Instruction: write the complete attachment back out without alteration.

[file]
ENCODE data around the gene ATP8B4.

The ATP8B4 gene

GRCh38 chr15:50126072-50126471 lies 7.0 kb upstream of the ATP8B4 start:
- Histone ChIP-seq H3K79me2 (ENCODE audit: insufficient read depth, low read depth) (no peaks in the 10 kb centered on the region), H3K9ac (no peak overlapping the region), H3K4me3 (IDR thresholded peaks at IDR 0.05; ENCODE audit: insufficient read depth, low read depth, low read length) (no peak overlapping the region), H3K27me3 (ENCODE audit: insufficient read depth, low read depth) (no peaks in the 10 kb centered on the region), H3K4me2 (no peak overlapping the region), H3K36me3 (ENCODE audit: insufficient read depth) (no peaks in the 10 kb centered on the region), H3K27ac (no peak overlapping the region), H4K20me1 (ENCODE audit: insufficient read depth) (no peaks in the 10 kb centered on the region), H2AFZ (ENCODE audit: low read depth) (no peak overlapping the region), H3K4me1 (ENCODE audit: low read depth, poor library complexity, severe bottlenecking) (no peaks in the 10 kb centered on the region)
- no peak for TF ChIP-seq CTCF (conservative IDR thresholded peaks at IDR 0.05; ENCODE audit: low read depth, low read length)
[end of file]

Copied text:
ENCODE data around the gene ATP8B4.

The ATP8B4 gene

GRCh38 chr15:50126072-50126471 lies 7.0 kb upstream of the ATP8B4 start:
- Histone ChIP-seq H3K79me2 (ENCODE audit: insufficient read depth, low read depth) (no peaks in the 10 kb centered on the region), H3K9ac (no peak overlapping the region), H3K4me3 (IDR thresholded peaks at IDR 0.05; ENCODE audit: insufficient read depth, low read depth, low read length) (no peak overlapping the region), H3K27me3 (ENCODE audit: insufficient read depth, low read depth) (no peaks in the 10 kb centered on the region), H3K4me2 (no peak overlapping the region), H3K36me3 (ENCODE audit: insufficient read depth) (no peaks in the 10 kb centered on the region), H3K27ac (no peak overlapping the region), H4K20me1 (ENCODE audit: insufficient read depth) (no peaks in the 10 kb centered on the region), H2AFZ (ENCODE audit: low read depth) (no peak overlapping the region), H3K4me1 (ENCODE audit: low read depth, poor library complexity, severe bottlenecking) (no peaks in the 10 kb centered on the region)
- no peak for TF ChIP-seq CTCF (conservative IDR thresholded peaks at IDR 0.05; ENCODE audit: low read depth, low read length)